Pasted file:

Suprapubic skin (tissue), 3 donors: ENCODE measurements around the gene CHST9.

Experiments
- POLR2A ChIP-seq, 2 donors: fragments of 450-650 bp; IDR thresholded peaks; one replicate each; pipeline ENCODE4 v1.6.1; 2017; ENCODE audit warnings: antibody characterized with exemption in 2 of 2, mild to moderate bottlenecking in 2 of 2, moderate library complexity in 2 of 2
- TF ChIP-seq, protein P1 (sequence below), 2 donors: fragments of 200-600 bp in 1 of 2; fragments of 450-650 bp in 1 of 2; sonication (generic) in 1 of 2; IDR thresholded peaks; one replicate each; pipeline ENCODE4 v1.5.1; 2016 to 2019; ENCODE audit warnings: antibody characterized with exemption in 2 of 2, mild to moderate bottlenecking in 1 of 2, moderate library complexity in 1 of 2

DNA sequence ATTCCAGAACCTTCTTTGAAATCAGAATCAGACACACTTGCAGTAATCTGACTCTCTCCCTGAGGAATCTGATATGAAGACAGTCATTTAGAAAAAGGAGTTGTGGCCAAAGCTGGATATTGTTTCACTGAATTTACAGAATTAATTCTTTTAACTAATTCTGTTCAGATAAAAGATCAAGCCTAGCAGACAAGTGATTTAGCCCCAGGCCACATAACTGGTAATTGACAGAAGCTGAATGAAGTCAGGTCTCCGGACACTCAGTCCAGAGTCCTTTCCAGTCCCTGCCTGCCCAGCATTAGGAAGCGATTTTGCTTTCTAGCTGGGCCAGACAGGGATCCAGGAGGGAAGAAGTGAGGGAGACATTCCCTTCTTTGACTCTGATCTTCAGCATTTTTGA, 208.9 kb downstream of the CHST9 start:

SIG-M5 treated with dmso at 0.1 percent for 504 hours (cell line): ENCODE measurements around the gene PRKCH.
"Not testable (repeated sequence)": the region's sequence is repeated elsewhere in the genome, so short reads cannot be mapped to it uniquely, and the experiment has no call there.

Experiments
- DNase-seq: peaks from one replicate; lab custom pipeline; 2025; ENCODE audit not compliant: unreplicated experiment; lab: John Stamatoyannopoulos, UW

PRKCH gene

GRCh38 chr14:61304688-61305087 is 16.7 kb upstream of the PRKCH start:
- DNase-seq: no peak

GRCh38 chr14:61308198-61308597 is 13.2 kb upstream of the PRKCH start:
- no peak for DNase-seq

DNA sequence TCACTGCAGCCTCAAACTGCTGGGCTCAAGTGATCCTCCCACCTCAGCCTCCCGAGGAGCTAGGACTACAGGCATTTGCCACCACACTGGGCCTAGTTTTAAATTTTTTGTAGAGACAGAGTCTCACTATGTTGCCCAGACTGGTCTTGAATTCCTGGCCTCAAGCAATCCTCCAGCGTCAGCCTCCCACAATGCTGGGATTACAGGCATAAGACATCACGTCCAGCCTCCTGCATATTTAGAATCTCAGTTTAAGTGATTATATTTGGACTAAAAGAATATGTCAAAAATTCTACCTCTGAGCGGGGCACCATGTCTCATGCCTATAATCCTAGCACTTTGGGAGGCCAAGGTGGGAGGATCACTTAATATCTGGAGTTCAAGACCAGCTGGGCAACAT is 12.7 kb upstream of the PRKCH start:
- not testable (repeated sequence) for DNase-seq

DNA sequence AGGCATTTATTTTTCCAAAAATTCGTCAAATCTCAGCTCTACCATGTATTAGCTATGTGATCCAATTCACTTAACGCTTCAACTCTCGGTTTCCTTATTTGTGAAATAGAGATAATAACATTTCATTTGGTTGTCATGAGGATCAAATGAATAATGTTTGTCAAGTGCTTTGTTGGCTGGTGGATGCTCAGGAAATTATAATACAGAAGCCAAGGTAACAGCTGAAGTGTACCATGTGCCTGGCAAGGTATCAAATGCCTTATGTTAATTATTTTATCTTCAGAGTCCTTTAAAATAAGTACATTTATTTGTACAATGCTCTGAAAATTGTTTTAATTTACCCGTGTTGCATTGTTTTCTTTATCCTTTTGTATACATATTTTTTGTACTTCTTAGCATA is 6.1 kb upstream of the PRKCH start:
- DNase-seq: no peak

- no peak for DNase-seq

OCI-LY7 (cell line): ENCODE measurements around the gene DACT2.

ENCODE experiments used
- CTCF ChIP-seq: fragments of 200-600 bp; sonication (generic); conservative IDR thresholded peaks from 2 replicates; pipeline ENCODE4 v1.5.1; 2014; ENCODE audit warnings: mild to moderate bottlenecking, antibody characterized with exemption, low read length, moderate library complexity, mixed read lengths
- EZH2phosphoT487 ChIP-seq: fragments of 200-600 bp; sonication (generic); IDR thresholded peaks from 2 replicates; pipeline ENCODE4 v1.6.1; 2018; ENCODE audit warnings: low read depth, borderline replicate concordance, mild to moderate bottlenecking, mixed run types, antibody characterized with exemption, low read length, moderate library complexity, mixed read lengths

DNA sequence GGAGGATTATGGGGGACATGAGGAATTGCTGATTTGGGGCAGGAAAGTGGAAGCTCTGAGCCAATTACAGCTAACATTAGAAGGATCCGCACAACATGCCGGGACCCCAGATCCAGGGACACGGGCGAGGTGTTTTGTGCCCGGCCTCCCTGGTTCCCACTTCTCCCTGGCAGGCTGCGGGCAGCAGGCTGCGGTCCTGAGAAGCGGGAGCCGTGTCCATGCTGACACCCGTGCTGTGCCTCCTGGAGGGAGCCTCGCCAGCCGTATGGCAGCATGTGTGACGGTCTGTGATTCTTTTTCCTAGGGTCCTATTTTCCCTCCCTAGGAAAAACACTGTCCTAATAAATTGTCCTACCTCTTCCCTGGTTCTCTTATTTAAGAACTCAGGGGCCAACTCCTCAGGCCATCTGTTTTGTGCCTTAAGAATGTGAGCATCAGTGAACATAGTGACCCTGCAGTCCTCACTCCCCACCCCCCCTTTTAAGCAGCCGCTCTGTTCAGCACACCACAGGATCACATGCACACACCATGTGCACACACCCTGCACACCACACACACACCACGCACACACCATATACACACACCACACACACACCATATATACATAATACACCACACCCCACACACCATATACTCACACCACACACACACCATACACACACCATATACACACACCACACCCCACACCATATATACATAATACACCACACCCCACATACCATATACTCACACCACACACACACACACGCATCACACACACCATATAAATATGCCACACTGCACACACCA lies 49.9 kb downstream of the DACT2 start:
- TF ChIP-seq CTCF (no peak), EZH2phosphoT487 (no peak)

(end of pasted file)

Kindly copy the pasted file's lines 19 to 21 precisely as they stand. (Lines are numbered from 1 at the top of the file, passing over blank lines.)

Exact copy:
- no peak for DNase-seq

OCI-LY7 (cell line): ENCODE measurements around the gene DACT2.

ENCODE experiments used